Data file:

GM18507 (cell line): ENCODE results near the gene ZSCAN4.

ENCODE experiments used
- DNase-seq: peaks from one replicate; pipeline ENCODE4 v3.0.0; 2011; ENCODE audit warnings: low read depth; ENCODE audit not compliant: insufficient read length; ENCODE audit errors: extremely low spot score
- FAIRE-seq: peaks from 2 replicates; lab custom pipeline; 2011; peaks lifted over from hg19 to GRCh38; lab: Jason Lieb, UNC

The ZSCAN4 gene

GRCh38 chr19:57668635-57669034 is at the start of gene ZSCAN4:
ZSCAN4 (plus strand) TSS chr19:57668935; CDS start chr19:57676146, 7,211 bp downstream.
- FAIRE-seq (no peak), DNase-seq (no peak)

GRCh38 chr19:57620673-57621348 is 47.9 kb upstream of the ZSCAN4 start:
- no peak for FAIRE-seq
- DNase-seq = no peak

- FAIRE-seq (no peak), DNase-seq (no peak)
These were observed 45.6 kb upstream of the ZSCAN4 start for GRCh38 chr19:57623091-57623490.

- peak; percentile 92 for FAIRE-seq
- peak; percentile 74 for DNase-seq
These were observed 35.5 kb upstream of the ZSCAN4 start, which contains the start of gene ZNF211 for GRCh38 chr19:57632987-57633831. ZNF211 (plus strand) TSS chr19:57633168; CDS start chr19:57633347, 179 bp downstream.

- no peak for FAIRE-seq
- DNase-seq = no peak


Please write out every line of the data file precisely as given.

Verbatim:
GM18507 (cell line): ENCODE results near the gene ZSCAN4.

ENCODE experiments used
- DNase-seq: peaks from one replicate; pipeline ENCODE4 v3.0.0; 2011; ENCODE audit warnings: low read depth; ENCODE audit not compliant: insufficient read length; ENCODE audit errors: extremely low spot score
- FAIRE-seq: peaks from 2 replicates; lab custom pipeline; 2011; peaks lifted over from hg19 to GRCh38; lab: Jason Lieb, UNC

The ZSCAN4 gene

GRCh38 chr19:57668635-57669034 is at the start of gene ZSCAN4:
ZSCAN4 (plus strand) TSS chr19:57668935; CDS start chr19:57676146, 7,211 bp downstream.
- FAIRE-seq (no peak), DNase-seq (no peak)

GRCh38 chr19:57620673-57621348 is 47.9 kb upstream of the ZSCAN4 start:
- no peak for FAIRE-seq
- DNase-seq = no peak

- FAIRE-seq (no peak), DNase-seq (no peak)
These were observed 45.6 kb upstream of the ZSCAN4 start for GRCh38 chr19:57623091-57623490.

- peak; percentile 92 for FAIRE-seq
- peak; percentile 74 for DNase-seq
These were observed 35.5 kb upstream of the ZSCAN4 start, which contains the start of gene ZNF211 for GRCh38 chr19:57632987-57633831. ZNF211 (plus strand) TSS chr19:57633168; CDS start chr19:57633347, 179 bp downstream.

- no peak for FAIRE-seq
- DNase-seq = no peak